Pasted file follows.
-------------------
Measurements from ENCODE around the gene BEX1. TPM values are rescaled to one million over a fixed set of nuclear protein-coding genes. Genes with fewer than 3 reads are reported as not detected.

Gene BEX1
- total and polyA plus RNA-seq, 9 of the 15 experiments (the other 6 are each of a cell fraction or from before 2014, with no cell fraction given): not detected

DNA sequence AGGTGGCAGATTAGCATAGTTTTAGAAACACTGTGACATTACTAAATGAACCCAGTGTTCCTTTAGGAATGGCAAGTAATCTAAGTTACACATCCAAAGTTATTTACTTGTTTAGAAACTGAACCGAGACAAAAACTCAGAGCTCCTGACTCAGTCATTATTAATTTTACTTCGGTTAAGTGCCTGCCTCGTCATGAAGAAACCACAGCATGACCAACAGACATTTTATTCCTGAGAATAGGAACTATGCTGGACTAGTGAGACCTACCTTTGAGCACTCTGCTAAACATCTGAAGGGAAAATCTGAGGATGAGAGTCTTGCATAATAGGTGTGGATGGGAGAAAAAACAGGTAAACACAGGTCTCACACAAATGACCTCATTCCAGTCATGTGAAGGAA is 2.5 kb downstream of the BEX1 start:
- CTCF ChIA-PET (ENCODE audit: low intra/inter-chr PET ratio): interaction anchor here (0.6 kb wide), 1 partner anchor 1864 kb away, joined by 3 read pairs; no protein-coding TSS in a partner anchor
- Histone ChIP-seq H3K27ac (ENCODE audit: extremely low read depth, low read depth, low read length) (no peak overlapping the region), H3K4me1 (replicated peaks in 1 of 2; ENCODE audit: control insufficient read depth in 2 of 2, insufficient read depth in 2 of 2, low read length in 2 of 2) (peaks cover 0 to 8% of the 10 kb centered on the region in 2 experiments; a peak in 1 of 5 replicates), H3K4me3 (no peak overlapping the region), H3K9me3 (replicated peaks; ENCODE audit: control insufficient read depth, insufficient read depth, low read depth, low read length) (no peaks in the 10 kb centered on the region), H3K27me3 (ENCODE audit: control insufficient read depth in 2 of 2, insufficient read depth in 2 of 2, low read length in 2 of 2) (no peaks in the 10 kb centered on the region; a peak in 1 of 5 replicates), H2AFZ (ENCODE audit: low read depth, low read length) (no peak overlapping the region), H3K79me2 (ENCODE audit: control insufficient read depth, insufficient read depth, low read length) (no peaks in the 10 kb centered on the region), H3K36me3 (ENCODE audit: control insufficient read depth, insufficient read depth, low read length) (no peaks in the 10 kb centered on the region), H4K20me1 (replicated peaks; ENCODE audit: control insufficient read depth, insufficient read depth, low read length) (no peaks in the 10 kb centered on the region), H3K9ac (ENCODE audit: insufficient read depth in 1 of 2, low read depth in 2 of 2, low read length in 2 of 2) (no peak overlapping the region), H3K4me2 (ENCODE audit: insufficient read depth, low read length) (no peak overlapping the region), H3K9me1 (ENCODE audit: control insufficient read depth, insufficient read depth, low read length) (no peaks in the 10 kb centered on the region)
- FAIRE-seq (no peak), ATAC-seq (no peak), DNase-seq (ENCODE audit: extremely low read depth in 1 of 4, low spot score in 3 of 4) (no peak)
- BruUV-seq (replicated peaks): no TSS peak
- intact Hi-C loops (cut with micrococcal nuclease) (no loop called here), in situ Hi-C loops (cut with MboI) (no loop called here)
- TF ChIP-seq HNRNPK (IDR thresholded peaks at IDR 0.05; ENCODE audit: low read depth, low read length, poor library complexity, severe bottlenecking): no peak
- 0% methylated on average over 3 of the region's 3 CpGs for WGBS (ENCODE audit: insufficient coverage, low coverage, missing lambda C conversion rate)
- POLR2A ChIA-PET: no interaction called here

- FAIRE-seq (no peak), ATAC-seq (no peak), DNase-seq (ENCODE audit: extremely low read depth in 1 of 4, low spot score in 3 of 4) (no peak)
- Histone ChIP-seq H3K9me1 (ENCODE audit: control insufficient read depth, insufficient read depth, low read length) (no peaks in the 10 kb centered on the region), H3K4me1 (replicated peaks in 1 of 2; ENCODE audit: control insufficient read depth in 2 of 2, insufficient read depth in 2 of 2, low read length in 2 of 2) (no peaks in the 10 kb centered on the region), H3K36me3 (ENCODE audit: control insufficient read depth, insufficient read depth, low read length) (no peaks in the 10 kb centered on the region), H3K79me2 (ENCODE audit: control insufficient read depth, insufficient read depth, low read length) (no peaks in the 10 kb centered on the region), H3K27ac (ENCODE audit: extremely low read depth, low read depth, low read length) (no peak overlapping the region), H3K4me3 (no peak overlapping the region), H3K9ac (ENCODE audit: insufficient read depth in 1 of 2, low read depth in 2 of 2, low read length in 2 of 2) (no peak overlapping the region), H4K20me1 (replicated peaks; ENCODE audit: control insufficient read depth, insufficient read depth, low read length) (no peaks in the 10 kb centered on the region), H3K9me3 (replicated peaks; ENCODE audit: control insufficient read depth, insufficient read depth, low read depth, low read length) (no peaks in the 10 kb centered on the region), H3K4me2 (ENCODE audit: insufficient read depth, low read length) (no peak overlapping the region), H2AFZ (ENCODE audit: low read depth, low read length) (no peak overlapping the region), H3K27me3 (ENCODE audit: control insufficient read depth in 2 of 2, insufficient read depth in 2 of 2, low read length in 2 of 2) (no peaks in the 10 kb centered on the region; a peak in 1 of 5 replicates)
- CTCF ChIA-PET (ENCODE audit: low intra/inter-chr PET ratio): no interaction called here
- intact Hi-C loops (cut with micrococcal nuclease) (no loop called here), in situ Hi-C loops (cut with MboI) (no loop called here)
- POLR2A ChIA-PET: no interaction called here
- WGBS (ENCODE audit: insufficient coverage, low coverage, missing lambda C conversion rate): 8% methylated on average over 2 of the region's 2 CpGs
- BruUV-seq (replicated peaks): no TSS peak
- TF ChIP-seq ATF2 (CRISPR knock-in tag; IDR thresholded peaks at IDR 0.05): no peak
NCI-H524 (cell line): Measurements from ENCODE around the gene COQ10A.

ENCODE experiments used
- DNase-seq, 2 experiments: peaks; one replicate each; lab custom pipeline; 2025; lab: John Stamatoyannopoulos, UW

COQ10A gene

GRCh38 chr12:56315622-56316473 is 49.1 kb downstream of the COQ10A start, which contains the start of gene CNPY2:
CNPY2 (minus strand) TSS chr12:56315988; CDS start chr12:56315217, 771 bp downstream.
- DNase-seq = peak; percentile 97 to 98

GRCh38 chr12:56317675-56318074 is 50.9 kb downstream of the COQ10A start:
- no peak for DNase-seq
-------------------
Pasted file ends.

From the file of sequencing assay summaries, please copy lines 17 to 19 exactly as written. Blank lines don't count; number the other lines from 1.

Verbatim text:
- POLR2A ChIA-PET: no interaction called here
- WGBS (ENCODE audit: insufficient coverage, low coverage, missing lambda C conversion rate): 8% methylated on average over 2 of the region's 2 CpGs
- BruUV-seq (replicated peaks): no TSS peak